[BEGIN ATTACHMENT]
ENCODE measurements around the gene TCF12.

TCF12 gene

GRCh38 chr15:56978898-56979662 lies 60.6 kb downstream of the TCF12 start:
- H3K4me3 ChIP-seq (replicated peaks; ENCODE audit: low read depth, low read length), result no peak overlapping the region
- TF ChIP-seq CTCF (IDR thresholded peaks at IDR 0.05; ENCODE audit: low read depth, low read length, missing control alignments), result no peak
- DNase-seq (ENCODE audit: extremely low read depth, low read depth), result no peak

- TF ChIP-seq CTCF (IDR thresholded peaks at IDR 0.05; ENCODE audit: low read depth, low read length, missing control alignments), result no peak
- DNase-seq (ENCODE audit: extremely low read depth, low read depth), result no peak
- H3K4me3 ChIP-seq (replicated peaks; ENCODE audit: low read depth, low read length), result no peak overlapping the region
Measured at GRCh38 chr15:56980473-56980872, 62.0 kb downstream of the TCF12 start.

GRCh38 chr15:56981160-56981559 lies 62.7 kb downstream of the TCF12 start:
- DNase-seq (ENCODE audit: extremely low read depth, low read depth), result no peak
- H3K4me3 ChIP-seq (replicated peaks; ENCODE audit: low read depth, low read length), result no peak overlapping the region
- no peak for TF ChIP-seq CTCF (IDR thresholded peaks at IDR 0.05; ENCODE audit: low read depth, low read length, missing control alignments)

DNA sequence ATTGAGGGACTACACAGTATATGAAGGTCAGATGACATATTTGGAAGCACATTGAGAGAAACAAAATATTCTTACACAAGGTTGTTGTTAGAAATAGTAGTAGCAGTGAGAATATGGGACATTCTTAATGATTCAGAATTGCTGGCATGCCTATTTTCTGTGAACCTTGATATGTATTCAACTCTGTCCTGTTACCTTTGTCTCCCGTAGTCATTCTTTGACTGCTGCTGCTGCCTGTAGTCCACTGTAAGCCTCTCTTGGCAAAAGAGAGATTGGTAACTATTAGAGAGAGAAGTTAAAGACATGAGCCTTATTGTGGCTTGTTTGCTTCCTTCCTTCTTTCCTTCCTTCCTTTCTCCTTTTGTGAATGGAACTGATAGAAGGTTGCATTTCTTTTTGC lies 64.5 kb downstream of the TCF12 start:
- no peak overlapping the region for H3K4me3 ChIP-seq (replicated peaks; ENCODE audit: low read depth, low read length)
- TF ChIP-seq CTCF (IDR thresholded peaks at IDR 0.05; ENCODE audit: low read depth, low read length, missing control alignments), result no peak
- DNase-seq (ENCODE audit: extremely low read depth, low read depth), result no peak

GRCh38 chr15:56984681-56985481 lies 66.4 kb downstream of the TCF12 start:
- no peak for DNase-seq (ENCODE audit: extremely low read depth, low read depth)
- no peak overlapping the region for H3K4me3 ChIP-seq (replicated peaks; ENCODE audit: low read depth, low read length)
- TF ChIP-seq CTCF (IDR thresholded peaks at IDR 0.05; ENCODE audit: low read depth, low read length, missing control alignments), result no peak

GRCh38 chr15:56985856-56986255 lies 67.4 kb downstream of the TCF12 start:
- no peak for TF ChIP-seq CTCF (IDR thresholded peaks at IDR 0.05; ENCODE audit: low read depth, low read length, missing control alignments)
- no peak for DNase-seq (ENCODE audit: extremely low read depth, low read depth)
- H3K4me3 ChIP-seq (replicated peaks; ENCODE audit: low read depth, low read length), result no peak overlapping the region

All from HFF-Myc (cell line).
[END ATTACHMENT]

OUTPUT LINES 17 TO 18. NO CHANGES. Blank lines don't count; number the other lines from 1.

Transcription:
- TF ChIP-seq CTCF (IDR thresholded peaks at IDR 0.05; ENCODE audit: low read depth, low read length, missing control alignments), result no peak
- DNase-seq (ENCODE audit: extremely low read depth, low read depth), result no peak